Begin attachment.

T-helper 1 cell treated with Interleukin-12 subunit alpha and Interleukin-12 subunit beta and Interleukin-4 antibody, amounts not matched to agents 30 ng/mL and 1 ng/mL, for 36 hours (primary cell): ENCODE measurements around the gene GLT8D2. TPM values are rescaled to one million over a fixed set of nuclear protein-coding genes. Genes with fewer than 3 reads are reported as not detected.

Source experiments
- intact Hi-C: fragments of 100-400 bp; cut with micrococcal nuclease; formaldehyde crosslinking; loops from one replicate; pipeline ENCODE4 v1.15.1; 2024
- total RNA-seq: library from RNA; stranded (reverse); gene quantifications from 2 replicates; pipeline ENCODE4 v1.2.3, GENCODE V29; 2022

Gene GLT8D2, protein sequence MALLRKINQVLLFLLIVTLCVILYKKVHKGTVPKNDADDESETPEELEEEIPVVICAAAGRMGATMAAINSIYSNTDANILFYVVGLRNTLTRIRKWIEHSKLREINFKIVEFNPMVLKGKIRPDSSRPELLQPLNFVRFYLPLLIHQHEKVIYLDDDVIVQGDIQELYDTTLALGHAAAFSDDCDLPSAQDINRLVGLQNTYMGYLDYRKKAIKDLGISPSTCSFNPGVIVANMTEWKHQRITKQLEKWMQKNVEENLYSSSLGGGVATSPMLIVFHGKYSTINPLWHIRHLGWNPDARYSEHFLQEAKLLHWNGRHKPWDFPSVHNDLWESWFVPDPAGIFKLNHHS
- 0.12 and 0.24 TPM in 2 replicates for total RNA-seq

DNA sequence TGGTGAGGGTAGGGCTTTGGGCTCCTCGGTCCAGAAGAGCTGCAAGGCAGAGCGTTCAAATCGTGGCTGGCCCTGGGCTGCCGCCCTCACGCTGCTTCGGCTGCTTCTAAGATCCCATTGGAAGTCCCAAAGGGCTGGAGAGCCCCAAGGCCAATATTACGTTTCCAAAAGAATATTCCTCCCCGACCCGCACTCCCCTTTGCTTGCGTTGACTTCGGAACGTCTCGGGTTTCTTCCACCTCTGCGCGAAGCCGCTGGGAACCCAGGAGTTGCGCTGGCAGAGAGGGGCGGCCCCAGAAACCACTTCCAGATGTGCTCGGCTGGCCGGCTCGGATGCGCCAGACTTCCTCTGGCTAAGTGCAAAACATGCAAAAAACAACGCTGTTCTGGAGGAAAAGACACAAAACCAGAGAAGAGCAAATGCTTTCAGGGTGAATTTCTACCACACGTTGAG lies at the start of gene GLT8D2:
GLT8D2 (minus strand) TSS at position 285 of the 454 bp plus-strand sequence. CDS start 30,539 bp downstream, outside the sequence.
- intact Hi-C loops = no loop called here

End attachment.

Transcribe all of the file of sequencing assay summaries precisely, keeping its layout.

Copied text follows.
T-helper 1 cell treated with Interleukin-12 subunit alpha and Interleukin-12 subunit beta and Interleukin-4 antibody, amounts not matched to agents 30 ng/mL and 1 ng/mL, for 36 hours (primary cell): ENCODE measurements around the gene GLT8D2. TPM values are rescaled to one million over a fixed set of nuclear protein-coding genes. Genes with fewer than 3 reads are reported as not detected.

Source experiments
- intact Hi-C: fragments of 100-400 bp; cut with micrococcal nuclease; formaldehyde crosslinking; loops from one replicate; pipeline ENCODE4 v1.15.1; 2024
- total RNA-seq: library from RNA; stranded (reverse); gene quantifications from 2 replicates; pipeline ENCODE4 v1.2.3, GENCODE V29; 2022

Gene GLT8D2, protein sequence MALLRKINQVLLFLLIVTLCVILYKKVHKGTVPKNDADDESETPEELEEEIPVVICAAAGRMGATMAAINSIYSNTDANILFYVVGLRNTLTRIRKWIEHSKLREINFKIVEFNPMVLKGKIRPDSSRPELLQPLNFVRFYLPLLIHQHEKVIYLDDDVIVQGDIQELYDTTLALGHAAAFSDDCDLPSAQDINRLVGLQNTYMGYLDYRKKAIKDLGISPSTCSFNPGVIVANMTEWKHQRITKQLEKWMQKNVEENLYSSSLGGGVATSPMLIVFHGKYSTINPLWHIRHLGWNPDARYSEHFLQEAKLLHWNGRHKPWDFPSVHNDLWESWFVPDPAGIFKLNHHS
- 0.12 and 0.24 TPM in 2 replicates for total RNA-seq

DNA sequence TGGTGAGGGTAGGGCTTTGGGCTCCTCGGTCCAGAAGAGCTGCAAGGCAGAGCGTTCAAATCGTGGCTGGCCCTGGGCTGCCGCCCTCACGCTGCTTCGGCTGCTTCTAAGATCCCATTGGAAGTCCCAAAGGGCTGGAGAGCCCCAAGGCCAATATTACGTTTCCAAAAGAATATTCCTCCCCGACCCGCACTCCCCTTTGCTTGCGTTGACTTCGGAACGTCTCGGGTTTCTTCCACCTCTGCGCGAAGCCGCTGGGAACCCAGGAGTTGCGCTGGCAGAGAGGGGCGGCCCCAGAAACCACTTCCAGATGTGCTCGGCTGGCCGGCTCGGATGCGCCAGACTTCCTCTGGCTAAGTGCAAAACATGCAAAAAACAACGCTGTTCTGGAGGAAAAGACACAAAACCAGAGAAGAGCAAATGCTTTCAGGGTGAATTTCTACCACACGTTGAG lies at the start of gene GLT8D2:
GLT8D2 (minus strand) TSS at position 285 of the 454 bp plus-strand sequence. CDS start 30,539 bp downstream, outside the sequence.
- intact Hi-C loops = no loop called here